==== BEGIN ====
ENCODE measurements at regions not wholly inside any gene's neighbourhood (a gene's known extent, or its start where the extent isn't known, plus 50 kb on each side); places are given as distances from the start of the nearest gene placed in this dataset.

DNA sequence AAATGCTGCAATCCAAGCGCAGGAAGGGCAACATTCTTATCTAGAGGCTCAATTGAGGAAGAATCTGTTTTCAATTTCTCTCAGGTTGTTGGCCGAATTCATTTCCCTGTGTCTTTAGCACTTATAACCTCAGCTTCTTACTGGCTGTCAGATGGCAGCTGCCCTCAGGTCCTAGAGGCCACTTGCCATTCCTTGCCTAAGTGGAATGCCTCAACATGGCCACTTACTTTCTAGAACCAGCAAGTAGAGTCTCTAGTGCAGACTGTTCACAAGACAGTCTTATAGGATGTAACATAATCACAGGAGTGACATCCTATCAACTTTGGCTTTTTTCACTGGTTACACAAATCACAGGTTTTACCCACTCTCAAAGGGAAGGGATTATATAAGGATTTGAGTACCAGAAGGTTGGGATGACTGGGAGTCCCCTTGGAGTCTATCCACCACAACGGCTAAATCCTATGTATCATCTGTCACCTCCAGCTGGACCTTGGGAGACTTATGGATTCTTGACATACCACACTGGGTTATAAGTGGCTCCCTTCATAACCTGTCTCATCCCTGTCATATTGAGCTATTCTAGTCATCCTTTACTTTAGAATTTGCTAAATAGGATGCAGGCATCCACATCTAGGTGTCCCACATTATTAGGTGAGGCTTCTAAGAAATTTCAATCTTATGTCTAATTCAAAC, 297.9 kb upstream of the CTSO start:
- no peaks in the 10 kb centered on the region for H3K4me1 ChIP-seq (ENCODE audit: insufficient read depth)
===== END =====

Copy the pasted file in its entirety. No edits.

ENCODE measurements at regions not wholly inside any gene's neighbourhood (a gene's known extent, or its start where the extent isn't known, plus 50 kb on each side); places are given as distances from the start of the nearest gene placed in this dataset.

DNA sequence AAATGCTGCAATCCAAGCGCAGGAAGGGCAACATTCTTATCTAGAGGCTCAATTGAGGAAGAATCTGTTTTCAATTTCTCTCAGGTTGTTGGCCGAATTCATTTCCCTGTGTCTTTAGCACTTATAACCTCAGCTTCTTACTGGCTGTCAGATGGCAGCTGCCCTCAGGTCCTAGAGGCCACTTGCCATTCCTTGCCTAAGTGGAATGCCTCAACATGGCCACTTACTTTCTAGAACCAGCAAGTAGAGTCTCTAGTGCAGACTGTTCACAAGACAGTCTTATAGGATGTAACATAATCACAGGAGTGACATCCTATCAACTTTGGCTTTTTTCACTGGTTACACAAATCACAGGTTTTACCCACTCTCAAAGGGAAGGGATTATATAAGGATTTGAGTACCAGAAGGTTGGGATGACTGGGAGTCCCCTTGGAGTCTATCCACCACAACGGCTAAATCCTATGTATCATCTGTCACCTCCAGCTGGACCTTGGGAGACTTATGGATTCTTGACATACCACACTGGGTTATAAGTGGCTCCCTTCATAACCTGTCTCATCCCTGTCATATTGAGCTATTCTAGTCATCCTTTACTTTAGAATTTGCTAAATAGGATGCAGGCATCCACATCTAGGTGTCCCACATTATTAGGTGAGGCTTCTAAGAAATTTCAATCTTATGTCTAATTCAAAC, 297.9 kb upstream of the CTSO start:
- no peaks in the 10 kb centered on the region for H3K4me1 ChIP-seq (ENCODE audit: insufficient read depth)